This is the thought I had when I started showing my manuscript to my beta readers. I am very happy to have people willing to read and critique my work, and I was excited to reach an important milestone in the completion of my book. That said, no one tells you that as exciting as it is to be able to say your manuscript is ready to be read, it’s actually very hard to turn it over to people who know you in other contexts.
As I attached and sent it out to my readers, I felt more than a twinge of awkwardness. While most fiction writers’ work is not strictly autobiographical (that wouldn’t give any of us enough to write about), much of it is the result of dredging the subconscious, over and over and over again, then committing the dredgings to paper, reworking them and shaping them into a narrative.
All this time spent rooting around in the subconscious is in sharp contrast to daily life as a socially acceptable human, in which the subconscious is kept out of sight, where it belongs (but also working away in the background).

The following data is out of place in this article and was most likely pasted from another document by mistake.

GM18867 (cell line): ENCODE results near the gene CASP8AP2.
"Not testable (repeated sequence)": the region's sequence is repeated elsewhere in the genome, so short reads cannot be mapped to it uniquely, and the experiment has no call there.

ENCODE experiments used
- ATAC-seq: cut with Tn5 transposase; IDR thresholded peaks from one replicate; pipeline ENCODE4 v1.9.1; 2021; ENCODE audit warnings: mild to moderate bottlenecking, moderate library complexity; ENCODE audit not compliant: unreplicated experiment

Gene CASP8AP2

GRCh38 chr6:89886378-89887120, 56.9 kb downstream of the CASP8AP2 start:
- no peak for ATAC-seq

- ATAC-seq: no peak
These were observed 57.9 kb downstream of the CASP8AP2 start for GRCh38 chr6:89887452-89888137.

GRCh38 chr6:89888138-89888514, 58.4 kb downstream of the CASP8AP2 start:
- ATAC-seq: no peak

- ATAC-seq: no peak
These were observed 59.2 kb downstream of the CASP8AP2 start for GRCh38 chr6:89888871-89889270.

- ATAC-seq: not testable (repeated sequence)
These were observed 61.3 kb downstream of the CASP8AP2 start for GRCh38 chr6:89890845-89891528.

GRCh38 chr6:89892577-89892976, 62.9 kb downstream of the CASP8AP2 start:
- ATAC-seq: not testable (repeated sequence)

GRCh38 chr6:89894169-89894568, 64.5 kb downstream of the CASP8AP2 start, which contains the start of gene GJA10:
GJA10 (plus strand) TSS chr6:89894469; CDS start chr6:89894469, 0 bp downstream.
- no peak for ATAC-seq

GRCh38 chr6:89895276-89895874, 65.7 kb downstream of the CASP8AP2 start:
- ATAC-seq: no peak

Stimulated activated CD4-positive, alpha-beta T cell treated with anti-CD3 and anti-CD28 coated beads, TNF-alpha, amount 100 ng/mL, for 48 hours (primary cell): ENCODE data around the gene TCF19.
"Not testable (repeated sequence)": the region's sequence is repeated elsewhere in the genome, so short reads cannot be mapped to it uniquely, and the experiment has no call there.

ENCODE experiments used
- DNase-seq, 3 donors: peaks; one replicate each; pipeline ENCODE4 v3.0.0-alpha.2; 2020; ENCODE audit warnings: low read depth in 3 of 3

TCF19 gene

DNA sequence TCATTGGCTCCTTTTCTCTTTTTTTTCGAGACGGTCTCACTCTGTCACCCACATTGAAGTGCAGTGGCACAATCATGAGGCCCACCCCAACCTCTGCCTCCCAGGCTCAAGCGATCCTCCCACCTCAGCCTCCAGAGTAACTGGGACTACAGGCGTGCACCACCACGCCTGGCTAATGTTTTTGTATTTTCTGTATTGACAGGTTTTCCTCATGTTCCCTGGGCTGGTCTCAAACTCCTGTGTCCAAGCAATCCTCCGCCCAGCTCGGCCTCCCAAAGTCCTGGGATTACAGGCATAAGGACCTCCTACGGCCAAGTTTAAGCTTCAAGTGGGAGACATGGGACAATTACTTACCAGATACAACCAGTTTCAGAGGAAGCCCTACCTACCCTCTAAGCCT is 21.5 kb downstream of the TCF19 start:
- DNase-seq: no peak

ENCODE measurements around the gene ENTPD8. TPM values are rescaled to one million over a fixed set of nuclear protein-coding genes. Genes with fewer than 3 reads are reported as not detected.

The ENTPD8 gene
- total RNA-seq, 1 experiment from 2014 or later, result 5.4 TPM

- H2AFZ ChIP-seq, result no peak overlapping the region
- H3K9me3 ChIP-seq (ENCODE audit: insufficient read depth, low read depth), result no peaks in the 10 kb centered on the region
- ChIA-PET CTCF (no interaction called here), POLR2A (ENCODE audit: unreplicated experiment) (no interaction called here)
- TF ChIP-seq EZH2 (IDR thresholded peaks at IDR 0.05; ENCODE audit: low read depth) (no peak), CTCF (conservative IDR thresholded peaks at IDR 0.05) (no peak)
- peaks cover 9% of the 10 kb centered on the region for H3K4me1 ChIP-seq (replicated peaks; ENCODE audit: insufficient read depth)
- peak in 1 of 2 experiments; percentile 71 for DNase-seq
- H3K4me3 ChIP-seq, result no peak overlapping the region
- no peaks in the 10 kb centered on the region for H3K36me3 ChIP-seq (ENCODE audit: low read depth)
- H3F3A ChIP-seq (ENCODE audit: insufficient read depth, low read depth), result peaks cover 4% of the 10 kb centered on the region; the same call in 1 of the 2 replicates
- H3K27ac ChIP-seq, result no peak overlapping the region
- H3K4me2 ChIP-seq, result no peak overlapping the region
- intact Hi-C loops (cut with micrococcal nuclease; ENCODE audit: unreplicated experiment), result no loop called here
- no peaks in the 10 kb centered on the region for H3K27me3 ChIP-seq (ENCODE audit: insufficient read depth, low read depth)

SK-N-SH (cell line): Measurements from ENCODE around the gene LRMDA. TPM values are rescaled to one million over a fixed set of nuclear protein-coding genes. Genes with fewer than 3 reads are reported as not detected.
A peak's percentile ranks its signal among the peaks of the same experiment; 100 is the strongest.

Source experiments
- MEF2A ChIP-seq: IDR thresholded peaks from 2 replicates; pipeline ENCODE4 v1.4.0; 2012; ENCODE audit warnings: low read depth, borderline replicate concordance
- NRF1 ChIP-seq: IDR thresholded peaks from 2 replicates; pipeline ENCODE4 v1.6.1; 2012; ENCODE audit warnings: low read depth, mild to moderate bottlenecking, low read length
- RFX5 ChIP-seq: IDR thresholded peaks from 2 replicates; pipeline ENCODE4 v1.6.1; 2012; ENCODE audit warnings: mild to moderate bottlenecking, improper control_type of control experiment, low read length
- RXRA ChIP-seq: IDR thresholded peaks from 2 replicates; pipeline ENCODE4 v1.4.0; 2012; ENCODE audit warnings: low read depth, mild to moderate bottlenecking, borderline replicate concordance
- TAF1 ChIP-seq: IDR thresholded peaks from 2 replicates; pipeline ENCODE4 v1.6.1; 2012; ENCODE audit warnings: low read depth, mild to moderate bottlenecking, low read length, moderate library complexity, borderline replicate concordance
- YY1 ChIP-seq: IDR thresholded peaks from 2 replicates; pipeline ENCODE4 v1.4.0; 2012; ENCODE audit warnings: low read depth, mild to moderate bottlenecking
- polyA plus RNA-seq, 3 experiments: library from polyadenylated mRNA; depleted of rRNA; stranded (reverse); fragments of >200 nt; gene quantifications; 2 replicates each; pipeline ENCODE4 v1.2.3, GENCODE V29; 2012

So, it stands to reason that the people one knows from daily life, even if they’re good friends, don’t really see that side of you, or if they do, they don’t see it very often. They might not even know that facet exists, then suddenly, they have hold of about 300 pages of it. It’s a strange feeling.
So far no one has come to me, scratching their head to ask “how on earth did you get your ideas?” But it could happen.
This wound up being a short post – once I came up with the title, there wasn’t much else to say.